She is everything she is on TV. She’s strategic because she also was on American Idol, so she knows how to navigate it. I remember I watched the finale when she won. She’s the reason I wanted to do a show like this. I was 10 years old and I ran to the living room to tell my parents, ‘I’m going to be on this show.’ That was the greatest thing I got to tell Kelly. I just got to thank her for being who she is. It’s such as full circle.
She’s making decisions on our songs. She is strategically helping find moments to let me shine.
How has your background living in Valrico shaped you into the musician you are today?
I’ve been in Brandon, Tampa, Valrico for 15 years. But I grew up in New York. The younger years, that’s what has shaped me, like growing up in a Puerto Rican family in the middle of Queens. I would actually have these concerts with my brothers. We would be either dancers in the show or collecting tickets at the front. My family, they are the ones that that saw that thing in me when I was like, 6 years old, and knew that music was going to be it for me. I’m one of six kids. I’ve got 19 nieces and nephews, so we are the Puerto Rican Brady Bunch.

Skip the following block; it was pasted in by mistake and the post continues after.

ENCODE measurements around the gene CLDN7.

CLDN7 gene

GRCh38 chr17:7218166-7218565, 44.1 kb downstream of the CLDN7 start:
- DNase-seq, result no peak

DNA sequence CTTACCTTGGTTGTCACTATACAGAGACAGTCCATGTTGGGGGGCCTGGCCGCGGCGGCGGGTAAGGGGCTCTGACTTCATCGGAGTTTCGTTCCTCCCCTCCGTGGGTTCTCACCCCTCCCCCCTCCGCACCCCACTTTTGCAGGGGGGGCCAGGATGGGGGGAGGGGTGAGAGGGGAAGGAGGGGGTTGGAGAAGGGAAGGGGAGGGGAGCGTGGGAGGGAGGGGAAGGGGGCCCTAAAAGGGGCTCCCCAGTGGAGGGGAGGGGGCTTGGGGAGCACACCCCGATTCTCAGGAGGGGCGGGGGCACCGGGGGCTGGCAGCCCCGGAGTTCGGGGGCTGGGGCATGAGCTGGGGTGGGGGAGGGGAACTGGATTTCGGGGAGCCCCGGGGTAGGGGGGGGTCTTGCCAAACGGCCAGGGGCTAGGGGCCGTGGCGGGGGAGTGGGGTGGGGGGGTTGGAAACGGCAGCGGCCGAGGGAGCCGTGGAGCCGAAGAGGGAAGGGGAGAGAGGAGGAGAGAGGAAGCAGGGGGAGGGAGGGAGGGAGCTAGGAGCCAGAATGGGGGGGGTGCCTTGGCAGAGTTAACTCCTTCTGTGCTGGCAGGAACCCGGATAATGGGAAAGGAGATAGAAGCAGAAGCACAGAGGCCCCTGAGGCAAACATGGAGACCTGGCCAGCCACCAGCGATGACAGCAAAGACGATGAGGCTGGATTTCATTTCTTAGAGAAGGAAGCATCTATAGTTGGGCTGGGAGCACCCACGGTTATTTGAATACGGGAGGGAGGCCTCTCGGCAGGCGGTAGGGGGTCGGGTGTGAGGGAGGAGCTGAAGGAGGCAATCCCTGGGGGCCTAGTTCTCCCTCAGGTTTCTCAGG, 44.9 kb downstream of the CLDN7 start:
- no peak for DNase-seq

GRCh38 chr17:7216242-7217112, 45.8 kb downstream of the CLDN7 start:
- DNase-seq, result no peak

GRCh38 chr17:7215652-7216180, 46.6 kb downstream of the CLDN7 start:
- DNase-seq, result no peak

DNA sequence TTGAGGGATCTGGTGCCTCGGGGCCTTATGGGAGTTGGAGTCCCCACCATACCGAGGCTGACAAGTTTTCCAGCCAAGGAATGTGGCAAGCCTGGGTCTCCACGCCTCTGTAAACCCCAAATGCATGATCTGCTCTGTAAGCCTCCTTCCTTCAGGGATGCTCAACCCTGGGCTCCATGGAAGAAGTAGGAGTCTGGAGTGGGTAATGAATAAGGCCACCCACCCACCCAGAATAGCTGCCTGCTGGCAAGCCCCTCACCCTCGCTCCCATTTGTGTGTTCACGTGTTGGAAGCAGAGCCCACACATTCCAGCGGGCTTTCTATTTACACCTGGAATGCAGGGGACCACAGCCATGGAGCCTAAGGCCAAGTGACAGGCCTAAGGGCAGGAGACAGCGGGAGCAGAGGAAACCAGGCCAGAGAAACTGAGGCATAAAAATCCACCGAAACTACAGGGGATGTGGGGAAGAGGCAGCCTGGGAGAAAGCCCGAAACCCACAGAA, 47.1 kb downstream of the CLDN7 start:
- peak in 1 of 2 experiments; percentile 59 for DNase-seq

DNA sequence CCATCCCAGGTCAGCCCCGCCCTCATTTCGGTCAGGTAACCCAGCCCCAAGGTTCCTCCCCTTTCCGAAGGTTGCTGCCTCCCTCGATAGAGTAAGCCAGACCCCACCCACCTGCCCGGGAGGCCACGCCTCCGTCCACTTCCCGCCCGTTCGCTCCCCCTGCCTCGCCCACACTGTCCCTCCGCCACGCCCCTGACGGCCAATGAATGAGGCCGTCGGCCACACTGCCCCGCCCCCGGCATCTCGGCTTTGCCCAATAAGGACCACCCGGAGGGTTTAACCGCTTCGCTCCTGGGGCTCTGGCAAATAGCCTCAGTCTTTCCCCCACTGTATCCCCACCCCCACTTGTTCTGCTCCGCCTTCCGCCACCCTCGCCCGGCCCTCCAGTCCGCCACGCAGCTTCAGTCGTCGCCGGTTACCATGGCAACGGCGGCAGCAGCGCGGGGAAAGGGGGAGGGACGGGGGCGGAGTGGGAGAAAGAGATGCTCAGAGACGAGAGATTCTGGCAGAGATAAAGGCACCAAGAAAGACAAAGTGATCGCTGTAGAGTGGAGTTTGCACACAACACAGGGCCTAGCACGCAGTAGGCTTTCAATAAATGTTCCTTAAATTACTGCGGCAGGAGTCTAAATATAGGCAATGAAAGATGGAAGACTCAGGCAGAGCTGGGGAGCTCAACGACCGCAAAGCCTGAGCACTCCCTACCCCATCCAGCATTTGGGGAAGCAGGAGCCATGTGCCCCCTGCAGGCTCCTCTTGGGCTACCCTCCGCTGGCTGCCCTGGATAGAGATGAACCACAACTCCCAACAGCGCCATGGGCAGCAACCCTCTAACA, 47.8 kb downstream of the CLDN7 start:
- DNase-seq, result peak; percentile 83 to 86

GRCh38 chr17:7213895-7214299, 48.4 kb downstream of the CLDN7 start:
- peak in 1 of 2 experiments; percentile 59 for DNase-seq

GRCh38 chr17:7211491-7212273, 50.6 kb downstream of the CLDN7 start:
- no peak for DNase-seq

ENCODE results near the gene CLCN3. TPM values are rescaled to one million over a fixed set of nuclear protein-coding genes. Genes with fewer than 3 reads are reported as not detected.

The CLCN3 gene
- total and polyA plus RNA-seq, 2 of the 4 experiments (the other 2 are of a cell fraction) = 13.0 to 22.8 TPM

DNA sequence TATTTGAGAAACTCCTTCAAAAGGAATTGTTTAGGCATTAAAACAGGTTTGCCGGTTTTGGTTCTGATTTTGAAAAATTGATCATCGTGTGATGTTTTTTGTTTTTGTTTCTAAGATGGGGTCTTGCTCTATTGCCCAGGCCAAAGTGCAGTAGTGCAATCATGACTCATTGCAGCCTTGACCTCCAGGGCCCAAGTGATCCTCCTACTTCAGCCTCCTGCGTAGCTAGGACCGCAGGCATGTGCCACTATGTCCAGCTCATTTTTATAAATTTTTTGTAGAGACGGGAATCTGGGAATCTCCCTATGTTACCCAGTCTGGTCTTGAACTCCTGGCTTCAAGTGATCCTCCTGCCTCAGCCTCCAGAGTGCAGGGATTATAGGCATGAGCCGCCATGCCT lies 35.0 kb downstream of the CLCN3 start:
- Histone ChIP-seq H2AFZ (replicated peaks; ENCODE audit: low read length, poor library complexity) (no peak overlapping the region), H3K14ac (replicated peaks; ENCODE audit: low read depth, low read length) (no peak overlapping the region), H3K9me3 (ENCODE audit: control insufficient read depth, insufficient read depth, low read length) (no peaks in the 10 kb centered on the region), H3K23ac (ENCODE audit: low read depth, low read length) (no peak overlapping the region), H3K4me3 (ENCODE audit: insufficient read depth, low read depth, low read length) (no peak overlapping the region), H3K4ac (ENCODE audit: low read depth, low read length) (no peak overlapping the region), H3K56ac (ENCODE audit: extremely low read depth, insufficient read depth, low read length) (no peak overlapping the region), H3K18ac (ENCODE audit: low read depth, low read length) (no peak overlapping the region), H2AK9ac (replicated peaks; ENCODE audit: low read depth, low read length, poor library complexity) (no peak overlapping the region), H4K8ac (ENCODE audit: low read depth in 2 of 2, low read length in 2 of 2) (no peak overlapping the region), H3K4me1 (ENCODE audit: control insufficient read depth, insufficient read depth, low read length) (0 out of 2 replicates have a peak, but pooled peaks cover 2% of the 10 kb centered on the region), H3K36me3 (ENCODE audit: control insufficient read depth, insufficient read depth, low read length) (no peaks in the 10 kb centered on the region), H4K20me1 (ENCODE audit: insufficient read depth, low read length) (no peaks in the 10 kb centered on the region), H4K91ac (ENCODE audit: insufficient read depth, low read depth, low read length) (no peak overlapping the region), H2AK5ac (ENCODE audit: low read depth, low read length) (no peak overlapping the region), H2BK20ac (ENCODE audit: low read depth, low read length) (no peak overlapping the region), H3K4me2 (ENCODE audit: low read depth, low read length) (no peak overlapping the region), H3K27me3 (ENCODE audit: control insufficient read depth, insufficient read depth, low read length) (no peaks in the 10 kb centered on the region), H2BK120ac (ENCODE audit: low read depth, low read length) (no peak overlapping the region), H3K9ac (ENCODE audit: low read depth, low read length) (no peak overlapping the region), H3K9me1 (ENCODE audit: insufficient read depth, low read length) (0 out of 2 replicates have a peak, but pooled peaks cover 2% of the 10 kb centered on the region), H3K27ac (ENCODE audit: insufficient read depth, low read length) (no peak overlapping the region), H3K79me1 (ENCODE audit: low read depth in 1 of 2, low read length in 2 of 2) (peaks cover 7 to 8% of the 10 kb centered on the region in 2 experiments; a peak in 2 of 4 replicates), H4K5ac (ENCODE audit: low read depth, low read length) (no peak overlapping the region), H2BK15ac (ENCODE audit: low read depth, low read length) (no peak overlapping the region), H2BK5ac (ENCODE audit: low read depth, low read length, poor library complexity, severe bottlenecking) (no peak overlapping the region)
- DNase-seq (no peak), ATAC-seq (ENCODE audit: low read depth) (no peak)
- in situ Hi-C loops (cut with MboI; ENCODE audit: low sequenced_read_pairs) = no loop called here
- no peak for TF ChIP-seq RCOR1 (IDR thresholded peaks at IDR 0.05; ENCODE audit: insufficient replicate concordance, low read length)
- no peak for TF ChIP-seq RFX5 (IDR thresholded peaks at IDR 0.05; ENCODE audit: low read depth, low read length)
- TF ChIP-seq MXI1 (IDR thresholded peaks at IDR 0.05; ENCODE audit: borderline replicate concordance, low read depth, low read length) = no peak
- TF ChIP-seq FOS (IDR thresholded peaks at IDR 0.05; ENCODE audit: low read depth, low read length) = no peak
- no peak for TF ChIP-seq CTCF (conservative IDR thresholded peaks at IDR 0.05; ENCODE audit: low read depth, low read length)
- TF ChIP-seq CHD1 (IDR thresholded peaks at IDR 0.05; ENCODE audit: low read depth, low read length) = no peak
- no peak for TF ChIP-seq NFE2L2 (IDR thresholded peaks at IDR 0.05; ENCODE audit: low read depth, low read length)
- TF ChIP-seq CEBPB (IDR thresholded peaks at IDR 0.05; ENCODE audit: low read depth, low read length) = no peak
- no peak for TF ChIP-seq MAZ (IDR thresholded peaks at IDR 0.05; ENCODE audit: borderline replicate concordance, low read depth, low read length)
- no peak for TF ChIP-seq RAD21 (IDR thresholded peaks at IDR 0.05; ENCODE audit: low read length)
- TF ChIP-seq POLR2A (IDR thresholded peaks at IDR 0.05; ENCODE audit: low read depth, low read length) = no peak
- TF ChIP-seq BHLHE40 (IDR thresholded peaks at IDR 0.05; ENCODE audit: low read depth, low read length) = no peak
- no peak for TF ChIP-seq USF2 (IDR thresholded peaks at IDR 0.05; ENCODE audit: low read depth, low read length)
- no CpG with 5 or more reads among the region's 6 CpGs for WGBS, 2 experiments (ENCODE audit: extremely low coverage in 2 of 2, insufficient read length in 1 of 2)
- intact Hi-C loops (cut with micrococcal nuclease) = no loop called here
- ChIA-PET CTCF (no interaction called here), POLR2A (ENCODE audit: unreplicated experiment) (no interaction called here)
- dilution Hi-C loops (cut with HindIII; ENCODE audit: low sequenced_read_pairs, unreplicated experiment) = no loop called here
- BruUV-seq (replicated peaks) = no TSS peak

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Then when I moved to Brandon, I competed in every talent show that Tampa, Brandon, Valrico, Dunedin, St. Pete, Clearwater had to offer. I know that I was young, but I was actually winning these shows and it was incredible. I sung choir in Brandon High School and the gospel choir at Durant High School.